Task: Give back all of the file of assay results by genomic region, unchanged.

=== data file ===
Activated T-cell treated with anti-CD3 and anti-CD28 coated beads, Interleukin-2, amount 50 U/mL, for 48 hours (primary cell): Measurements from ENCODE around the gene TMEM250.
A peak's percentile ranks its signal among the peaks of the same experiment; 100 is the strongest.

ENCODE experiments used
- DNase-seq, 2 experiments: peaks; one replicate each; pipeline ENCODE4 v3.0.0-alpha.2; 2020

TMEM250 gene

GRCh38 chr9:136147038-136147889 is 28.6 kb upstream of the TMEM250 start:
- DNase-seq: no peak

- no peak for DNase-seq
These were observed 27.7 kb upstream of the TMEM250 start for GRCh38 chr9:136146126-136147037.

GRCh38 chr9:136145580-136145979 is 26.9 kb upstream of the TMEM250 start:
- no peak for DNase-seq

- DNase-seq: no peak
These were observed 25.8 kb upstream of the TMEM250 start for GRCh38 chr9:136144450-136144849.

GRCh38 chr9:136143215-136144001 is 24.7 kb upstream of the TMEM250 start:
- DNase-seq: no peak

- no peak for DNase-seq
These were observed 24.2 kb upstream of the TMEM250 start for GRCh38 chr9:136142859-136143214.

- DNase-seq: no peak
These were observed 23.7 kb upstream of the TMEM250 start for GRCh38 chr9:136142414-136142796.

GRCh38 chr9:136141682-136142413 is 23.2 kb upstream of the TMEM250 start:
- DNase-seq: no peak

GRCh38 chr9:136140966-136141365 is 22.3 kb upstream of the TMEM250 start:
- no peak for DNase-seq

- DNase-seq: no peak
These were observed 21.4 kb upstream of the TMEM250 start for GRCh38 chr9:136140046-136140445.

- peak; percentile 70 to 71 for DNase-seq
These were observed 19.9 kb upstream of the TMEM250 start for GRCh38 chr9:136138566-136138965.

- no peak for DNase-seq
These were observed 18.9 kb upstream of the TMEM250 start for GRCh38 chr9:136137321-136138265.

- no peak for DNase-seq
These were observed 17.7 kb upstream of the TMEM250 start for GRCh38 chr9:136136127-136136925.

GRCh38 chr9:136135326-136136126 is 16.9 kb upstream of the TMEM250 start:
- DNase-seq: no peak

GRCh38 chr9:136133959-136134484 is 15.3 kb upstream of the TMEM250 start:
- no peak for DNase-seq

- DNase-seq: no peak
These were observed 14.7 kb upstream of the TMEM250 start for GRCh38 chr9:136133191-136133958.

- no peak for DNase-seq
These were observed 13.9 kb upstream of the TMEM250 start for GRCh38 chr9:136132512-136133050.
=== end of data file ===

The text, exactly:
Activated T-cell treated with anti-CD3 and anti-CD28 coated beads, Interleukin-2, amount 50 U/mL, for 48 hours (primary cell): Measurements from ENCODE around the gene TMEM250.
A peak's percentile ranks its signal among the peaks of the same experiment; 100 is the strongest.

ENCODE experiments used
- DNase-seq, 2 experiments: peaks; one replicate each; pipeline ENCODE4 v3.0.0-alpha.2; 2020

TMEM250 gene

GRCh38 chr9:136147038-136147889 is 28.6 kb upstream of the TMEM250 start:
- DNase-seq: no peak

- no peak for DNase-seq
These were observed 27.7 kb upstream of the TMEM250 start for GRCh38 chr9:136146126-136147037.

GRCh38 chr9:136145580-136145979 is 26.9 kb upstream of the TMEM250 start:
- no peak for DNase-seq

- DNase-seq: no peak
These were observed 25.8 kb upstream of the TMEM250 start for GRCh38 chr9:136144450-136144849.

GRCh38 chr9:136143215-136144001 is 24.7 kb upstream of the TMEM250 start:
- DNase-seq: no peak

- no peak for DNase-seq
These were observed 24.2 kb upstream of the TMEM250 start for GRCh38 chr9:136142859-136143214.

- DNase-seq: no peak
These were observed 23.7 kb upstream of the TMEM250 start for GRCh38 chr9:136142414-136142796.

GRCh38 chr9:136141682-136142413 is 23.2 kb upstream of the TMEM250 start:
- DNase-seq: no peak

GRCh38 chr9:136140966-136141365 is 22.3 kb upstream of the TMEM250 start:
- no peak for DNase-seq

- DNase-seq: no peak
These were observed 21.4 kb upstream of the TMEM250 start for GRCh38 chr9:136140046-136140445.

- peak; percentile 70 to 71 for DNase-seq
These were observed 19.9 kb upstream of the TMEM250 start for GRCh38 chr9:136138566-136138965.

- no peak for DNase-seq
These were observed 18.9 kb upstream of the TMEM250 start for GRCh38 chr9:136137321-136138265.

- no peak for DNase-seq
These were observed 17.7 kb upstream of the TMEM250 start for GRCh38 chr9:136136127-136136925.

GRCh38 chr9:136135326-136136126 is 16.9 kb upstream of the TMEM250 start:
- DNase-seq: no peak

GRCh38 chr9:136133959-136134484 is 15.3 kb upstream of the TMEM250 start:
- no peak for DNase-seq

- DNase-seq: no peak
These were observed 14.7 kb upstream of the TMEM250 start for GRCh38 chr9:136133191-136133958.

- no peak for DNase-seq
These were observed 13.9 kb upstream of the TMEM250 start for GRCh38 chr9:136132512-136133050.